The melting pot that is Houston hip-hop comes with so many different ingredients it should be considered musical gumbo. For example, the rugged cool of your favorite street records and that fake bravado you feel when you hear them in a car at maximum levels. You want to know how often I've cranked a J-Dawg record and acted like I could eat bullets and run through I-45 traffic like the Juggernaut? Eleventy billion times.
Le$, the Boss Hogg Outlaw who seems cooler than anybody breathing at times, has just released a new long mix-album in The Struggle Continues. It's supposed to be a play on his 2010 tape The Beautiful Struggle, which gave us "G-Shit" and pretty much kicked off his run as the Houston version of Curren$y, tossing out new material to the point where we couldn't pick a definitive Le$ song.
So, "G-Shit" remained as the de facto L-E-Dolla song simply because of three reasons: Mr. Rogers' simple wind on a haunting chant and easy-to-pinpoint samples, Slim Thug bruising his way in on the second verse, and Le$ coming in with a signature catchphrase.
Judging by the cover alone, either this is Le$' version of Southern-fried 'Lac music, or he's obviously trolling everybody who loves the Confederate flag and its pure demonstration of Southern flair.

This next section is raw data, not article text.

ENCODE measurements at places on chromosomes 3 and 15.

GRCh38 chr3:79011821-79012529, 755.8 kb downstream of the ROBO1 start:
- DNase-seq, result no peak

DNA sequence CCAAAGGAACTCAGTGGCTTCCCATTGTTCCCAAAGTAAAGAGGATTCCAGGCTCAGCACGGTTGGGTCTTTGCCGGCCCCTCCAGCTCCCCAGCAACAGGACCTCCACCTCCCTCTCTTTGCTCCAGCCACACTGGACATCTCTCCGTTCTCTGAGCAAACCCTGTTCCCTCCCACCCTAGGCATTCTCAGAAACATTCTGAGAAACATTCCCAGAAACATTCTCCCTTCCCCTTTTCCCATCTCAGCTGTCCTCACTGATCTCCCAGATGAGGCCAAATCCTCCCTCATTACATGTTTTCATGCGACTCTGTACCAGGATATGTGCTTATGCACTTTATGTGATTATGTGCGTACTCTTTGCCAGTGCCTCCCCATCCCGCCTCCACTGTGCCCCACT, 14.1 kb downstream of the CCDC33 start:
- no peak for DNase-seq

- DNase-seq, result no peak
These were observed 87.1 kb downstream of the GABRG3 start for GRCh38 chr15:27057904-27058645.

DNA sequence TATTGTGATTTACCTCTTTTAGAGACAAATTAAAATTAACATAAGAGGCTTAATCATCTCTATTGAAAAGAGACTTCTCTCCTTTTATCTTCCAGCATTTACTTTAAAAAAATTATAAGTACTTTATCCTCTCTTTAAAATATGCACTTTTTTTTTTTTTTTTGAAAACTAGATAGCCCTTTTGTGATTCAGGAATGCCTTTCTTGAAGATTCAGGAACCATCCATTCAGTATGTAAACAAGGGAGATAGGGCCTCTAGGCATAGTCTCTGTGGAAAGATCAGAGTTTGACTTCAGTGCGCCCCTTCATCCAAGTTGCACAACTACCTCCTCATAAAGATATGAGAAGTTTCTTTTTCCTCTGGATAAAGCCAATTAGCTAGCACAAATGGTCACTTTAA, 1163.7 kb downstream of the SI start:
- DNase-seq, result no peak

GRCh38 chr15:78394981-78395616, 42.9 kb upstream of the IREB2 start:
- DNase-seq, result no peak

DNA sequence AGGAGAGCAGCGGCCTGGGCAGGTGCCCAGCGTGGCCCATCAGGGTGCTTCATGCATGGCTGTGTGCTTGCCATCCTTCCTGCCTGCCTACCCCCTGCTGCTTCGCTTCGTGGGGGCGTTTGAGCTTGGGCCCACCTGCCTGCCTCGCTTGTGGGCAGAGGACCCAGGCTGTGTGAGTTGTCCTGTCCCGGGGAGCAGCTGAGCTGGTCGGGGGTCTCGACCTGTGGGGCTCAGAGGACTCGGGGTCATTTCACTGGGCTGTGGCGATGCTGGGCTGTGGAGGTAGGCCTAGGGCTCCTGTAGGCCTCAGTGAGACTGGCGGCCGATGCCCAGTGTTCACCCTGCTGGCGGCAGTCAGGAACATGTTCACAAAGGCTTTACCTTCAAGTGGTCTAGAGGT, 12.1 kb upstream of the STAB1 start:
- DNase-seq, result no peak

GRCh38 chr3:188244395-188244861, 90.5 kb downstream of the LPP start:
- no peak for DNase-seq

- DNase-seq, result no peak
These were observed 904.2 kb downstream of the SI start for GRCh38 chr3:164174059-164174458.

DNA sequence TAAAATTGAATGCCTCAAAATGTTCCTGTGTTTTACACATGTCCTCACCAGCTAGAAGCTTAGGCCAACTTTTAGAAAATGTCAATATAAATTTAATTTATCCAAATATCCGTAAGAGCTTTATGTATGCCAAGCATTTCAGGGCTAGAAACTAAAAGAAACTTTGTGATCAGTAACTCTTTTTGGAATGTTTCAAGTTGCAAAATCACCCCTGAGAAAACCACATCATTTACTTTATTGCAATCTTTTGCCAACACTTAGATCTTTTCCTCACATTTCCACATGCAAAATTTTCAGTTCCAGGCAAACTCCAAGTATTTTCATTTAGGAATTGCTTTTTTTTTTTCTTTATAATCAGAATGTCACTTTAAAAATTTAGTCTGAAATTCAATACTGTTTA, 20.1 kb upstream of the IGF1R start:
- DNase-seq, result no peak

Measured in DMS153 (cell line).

On his latest Struggle, Le$ is far more comfortable and in-pocket with his flow than he was two years ago. It's plainly evident on "Hindsight," featuring San Antonio's Worldwide and arguably the best saxophone use in a Houston rap song in a minute. It flutters and dances around in your brain before out of nowhere you find yourself hitting that slightly gospel chorus.
That's mostly Le$'s appeal. He can easily make a song about Whataburger and its delicious offerings, but would rather use it in terms of creative aesthetic. I'm fairly certain tons of burger wrappers hit the ground in order to craft a shimmering cut that fully endorses a lifestyle that incorporates "Yes, I took your favorite woman to Pappadeaux and then she polished me off" into a mantra on "Steak & Shrimp."
The beauty of Struggle, aside from Le$ being himself for the duration and no real creative reaches, is the fact that he and DJ Mr. Rogers form one ungodly producer/rapper combo. Whatever muddy windows open and see the world concoction Rogers creates behind the boards, Le$ swats that shit down like Paul Bunyan on a gnat.
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It's starting to get way too effortless to watch the guy maneuver around beats even with the floating chorus of Mookie Jones and the attack-dog style of Delorean following suit. Side note: Bus-driver uppercut punchlines are still pretty damn funny, even if the meme reached its apex last month.
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Does Struggle drag? Not at all. It dives into a lush climate that feels at times birthed from the same West Coast fields of Zapp and Ronnie Foster, a cacophony of grooves with heavy-handed bass lines mixed with enough sonic goodness to make it feel like a jazzy rap album meant for a smokeout inside of a 'Lac or late-night stroll through Houston city streets. As cliched as that may sound, Le$ has definitely mastered the art of riding music -- a daft mix of bravado, humility and yearning for even more.
Struggle was never meant to be so damn addictive.
Download Le$' The Struggle Continues mixtape here.